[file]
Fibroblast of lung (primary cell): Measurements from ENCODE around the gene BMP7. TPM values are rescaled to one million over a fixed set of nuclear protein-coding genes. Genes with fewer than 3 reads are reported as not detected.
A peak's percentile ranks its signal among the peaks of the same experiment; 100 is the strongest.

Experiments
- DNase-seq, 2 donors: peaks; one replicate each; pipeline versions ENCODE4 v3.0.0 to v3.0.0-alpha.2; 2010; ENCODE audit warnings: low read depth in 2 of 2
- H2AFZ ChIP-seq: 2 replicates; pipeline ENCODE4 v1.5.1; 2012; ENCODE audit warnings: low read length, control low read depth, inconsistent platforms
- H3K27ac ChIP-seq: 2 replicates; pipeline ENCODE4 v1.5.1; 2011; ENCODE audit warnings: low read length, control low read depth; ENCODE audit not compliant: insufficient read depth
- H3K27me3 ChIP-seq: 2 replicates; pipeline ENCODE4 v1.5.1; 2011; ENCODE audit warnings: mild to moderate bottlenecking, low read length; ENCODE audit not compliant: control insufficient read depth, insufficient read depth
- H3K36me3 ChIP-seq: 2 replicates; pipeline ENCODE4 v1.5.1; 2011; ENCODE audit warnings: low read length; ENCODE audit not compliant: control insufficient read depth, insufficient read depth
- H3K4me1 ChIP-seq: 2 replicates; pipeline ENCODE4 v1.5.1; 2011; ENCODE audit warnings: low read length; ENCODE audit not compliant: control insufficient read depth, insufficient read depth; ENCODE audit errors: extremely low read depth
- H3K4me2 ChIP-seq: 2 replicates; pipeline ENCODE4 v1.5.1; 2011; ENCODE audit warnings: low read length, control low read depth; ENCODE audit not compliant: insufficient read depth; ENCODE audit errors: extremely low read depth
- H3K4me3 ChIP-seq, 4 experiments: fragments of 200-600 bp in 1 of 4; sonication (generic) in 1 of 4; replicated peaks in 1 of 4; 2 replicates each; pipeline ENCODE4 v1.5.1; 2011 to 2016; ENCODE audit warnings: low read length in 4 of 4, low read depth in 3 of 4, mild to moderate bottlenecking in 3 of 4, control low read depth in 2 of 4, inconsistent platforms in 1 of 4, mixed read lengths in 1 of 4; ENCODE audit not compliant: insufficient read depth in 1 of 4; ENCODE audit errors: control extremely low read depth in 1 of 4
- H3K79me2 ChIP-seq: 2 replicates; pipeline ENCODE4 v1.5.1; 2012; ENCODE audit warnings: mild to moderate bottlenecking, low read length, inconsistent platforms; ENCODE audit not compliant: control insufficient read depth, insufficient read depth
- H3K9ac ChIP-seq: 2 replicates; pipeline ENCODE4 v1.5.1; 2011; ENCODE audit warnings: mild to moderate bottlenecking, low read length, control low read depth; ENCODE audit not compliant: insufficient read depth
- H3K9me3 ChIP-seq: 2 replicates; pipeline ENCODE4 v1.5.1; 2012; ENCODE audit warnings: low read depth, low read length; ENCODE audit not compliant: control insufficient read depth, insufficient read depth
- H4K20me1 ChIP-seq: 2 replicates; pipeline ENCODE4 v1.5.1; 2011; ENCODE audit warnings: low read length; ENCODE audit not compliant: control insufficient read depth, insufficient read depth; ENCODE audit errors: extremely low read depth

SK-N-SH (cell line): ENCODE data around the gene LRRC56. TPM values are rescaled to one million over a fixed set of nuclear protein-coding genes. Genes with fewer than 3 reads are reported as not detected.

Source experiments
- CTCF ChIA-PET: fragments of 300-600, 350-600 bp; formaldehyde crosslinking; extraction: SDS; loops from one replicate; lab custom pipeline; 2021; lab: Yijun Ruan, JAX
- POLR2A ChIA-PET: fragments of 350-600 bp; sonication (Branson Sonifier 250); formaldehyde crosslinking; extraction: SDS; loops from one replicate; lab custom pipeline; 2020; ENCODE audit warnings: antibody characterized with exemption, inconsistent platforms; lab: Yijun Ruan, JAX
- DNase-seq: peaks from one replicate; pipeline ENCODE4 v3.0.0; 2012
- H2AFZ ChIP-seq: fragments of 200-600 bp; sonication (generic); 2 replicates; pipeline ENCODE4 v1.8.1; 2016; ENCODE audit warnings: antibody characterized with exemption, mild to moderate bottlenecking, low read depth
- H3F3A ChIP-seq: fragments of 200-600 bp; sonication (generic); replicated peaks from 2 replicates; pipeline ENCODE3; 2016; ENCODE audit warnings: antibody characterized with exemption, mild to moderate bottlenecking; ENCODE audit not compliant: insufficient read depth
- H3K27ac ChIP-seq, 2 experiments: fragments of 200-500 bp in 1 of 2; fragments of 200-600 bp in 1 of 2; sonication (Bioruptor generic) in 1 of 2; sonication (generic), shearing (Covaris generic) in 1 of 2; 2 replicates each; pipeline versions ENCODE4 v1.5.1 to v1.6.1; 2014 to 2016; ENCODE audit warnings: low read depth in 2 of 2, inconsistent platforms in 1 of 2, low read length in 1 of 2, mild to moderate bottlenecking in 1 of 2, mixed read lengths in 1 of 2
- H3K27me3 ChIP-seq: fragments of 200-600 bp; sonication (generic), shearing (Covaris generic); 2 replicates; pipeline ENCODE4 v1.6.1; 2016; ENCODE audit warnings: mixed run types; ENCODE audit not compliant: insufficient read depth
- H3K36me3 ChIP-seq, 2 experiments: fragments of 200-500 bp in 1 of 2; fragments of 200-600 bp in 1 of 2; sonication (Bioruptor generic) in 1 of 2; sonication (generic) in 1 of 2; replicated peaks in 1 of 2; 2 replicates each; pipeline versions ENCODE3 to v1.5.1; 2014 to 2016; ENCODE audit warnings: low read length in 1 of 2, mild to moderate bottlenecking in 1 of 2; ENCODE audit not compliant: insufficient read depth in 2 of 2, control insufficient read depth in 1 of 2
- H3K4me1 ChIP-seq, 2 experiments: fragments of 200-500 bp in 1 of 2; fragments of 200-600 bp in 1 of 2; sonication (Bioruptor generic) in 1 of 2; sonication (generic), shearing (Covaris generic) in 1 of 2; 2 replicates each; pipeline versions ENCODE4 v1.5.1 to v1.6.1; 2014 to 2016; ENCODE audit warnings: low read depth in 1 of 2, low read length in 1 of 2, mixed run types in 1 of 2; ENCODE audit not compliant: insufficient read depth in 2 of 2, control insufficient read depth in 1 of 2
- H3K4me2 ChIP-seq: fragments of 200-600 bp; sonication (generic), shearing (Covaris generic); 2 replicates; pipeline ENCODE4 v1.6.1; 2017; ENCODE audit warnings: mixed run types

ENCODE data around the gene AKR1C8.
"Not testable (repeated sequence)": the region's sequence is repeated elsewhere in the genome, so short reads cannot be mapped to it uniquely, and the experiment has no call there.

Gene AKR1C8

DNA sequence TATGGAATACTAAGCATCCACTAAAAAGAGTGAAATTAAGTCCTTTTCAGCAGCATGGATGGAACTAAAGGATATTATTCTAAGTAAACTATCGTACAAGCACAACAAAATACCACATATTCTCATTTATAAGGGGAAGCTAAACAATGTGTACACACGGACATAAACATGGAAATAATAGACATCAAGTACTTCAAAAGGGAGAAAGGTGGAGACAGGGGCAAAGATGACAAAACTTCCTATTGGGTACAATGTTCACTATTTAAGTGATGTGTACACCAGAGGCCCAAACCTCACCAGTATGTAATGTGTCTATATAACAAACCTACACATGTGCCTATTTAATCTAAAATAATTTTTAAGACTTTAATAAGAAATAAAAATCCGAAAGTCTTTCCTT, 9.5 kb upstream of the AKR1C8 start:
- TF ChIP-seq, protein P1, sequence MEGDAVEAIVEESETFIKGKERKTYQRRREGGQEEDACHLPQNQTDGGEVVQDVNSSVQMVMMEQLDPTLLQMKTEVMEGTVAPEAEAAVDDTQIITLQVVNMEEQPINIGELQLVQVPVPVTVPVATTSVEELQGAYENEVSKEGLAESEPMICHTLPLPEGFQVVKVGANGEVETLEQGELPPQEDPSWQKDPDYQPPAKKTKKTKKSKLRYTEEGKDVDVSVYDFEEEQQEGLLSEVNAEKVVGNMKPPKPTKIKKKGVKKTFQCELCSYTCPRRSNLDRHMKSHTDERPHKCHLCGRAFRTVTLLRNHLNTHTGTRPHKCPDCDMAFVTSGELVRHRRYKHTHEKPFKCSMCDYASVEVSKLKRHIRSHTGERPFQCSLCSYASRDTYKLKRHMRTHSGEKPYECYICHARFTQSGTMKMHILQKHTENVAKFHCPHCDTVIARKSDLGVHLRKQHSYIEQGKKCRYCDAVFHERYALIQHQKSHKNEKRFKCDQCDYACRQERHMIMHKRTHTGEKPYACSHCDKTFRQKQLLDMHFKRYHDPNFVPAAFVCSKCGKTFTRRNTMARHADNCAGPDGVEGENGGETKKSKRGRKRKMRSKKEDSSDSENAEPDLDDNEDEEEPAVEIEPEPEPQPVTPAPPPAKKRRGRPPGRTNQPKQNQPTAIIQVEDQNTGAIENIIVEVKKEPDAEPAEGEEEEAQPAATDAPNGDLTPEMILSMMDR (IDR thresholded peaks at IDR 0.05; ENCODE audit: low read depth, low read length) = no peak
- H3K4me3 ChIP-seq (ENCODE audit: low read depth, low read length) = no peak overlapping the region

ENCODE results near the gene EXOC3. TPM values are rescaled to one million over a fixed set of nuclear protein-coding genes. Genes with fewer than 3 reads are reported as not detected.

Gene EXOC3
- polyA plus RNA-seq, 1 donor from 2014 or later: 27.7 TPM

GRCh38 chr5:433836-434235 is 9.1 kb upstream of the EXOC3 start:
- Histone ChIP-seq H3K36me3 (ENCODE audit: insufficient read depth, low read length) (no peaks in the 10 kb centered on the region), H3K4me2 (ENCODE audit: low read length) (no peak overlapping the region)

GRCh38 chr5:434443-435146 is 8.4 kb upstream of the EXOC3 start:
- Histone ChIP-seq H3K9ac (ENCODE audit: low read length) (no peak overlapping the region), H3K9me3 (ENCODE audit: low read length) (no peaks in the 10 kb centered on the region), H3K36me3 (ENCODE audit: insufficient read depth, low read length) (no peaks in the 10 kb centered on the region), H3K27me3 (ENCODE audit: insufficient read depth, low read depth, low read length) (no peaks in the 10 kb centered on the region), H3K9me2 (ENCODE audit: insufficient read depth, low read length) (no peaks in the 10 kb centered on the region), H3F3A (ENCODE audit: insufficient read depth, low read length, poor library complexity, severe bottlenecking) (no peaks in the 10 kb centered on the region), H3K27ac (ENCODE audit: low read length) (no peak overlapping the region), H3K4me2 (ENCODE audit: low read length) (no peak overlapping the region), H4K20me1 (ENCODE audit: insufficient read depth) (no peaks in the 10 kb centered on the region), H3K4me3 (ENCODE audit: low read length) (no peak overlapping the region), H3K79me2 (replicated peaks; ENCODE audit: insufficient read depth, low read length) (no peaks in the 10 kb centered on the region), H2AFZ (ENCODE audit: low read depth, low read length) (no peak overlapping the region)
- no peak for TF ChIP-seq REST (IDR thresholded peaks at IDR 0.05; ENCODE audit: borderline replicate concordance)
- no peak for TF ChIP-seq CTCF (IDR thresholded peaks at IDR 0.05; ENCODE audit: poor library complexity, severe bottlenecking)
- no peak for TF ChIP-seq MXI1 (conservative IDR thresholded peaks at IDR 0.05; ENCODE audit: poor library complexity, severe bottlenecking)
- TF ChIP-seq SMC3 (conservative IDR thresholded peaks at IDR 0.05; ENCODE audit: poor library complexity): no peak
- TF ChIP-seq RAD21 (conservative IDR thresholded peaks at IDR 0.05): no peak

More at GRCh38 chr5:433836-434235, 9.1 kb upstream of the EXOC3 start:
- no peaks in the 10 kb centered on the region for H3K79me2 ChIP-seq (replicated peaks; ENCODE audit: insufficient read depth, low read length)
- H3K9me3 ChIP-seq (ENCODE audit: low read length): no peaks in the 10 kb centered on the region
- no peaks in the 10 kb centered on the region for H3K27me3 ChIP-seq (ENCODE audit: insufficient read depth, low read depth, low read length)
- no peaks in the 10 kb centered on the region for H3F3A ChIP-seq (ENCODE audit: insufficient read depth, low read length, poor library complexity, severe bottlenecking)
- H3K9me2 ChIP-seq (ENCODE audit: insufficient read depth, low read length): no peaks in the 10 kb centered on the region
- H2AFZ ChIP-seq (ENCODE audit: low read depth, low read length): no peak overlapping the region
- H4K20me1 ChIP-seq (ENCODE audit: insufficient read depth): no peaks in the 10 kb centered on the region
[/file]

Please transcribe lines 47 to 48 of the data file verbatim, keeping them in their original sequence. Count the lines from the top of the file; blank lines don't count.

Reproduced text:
- no peaks in the 10 kb centered on the region for H3K79me2 ChIP-seq (replicated peaks; ENCODE audit: insufficient read depth, low read length)
- H3K9me3 ChIP-seq (ENCODE audit: low read length): no peaks in the 10 kb centered on the region